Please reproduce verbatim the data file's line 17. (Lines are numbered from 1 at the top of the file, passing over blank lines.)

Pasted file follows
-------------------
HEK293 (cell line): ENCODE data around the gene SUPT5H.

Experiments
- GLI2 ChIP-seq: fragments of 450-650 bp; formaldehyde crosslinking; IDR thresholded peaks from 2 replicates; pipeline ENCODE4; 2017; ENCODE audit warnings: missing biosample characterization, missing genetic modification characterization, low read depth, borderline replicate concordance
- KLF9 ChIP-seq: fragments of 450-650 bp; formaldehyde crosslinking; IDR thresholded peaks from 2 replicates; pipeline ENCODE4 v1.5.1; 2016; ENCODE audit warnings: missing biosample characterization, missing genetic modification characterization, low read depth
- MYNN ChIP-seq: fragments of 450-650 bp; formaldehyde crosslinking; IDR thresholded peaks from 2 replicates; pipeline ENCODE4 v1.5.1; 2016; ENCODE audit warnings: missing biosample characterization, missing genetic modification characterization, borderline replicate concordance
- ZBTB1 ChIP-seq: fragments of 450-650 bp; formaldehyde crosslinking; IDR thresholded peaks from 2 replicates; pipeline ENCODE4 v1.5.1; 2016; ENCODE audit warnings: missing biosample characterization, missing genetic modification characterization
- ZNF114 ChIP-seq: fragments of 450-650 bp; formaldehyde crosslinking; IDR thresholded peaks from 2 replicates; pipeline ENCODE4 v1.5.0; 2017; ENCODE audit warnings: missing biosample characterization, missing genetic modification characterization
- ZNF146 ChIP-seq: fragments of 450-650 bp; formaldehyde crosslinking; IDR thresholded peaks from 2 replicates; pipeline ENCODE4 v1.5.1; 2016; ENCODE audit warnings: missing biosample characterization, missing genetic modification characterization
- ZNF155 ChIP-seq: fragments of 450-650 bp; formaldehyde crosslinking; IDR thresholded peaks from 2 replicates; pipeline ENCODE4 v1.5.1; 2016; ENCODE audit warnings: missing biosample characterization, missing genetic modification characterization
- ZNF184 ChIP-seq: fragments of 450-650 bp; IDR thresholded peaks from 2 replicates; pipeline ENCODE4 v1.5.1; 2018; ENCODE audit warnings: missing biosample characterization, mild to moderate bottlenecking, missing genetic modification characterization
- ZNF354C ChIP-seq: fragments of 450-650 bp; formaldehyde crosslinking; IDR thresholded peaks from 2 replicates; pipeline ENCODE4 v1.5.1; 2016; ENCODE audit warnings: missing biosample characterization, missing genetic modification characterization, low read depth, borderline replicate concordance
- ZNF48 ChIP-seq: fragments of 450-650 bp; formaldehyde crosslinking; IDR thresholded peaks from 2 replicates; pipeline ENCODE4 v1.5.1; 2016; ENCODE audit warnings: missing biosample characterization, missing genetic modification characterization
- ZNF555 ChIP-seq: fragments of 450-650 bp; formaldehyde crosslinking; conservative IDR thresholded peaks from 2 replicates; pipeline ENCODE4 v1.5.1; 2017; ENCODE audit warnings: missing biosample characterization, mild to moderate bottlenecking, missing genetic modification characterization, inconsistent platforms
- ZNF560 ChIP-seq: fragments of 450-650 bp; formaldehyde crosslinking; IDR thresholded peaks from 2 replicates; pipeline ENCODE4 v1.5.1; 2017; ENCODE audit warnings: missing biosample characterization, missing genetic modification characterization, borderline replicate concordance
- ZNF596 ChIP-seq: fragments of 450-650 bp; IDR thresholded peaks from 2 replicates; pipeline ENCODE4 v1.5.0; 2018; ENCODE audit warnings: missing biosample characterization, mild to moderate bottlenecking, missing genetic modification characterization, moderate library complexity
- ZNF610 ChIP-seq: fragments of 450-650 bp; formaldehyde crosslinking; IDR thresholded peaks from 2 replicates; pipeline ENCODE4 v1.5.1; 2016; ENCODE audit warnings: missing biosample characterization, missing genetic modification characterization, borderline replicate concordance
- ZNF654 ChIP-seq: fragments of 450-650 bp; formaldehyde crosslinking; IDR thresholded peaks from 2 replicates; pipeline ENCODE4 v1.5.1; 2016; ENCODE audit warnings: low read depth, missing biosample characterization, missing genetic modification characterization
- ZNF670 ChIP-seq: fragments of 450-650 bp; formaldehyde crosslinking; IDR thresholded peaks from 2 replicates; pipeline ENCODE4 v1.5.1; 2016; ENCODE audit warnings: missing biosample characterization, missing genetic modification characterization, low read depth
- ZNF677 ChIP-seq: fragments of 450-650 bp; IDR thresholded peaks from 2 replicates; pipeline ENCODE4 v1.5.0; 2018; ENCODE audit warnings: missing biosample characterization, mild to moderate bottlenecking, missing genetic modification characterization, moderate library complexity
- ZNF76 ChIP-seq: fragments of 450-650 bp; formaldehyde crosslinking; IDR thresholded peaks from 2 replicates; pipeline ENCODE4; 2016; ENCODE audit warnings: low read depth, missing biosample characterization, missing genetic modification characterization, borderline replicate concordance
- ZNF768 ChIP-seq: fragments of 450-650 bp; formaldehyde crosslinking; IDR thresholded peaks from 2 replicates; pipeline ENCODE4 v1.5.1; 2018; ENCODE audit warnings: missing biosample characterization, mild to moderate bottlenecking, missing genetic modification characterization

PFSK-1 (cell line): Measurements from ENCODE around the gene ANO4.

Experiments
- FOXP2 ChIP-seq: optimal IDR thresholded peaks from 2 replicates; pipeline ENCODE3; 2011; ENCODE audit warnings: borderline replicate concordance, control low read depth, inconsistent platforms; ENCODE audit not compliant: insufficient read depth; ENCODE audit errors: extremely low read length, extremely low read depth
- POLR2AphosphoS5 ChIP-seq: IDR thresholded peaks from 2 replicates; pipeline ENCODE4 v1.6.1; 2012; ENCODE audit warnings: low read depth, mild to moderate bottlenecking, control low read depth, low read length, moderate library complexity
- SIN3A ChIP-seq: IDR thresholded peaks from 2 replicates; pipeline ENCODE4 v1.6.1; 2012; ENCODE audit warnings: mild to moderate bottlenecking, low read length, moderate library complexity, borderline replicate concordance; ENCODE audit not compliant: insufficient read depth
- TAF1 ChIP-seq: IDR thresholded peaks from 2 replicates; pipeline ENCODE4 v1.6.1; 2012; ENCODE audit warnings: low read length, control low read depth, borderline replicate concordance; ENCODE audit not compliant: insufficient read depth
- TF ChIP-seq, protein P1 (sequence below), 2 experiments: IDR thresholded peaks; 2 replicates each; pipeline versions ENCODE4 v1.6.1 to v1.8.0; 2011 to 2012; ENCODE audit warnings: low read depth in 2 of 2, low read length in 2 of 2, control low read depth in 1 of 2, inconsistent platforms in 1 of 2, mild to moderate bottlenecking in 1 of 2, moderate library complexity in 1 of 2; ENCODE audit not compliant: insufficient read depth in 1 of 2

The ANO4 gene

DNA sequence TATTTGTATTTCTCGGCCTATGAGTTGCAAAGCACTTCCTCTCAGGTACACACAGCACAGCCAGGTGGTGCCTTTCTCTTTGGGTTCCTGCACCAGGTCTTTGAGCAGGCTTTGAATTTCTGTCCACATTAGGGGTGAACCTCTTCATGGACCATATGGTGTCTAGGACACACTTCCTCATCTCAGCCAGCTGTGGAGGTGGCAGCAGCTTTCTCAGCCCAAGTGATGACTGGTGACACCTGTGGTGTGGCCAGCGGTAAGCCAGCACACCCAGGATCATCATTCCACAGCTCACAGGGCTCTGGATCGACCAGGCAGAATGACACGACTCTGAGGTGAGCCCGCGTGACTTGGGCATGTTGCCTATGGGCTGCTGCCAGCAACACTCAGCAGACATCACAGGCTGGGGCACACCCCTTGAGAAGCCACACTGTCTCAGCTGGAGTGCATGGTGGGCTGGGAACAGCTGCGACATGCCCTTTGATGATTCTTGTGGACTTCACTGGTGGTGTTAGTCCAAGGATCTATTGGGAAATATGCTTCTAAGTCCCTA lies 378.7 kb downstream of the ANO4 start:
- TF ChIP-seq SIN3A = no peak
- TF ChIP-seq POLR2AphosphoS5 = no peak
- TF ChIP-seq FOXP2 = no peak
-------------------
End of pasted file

- ZNF654 ChIP-seq: fragments of 450-650 bp; formaldehyde crosslinking; IDR thresholded peaks from 2 replicates; pipeline ENCODE4 v1.5.1; 2016; ENCODE audit warnings: low read depth, missing biosample characterization, missing genetic modification characterization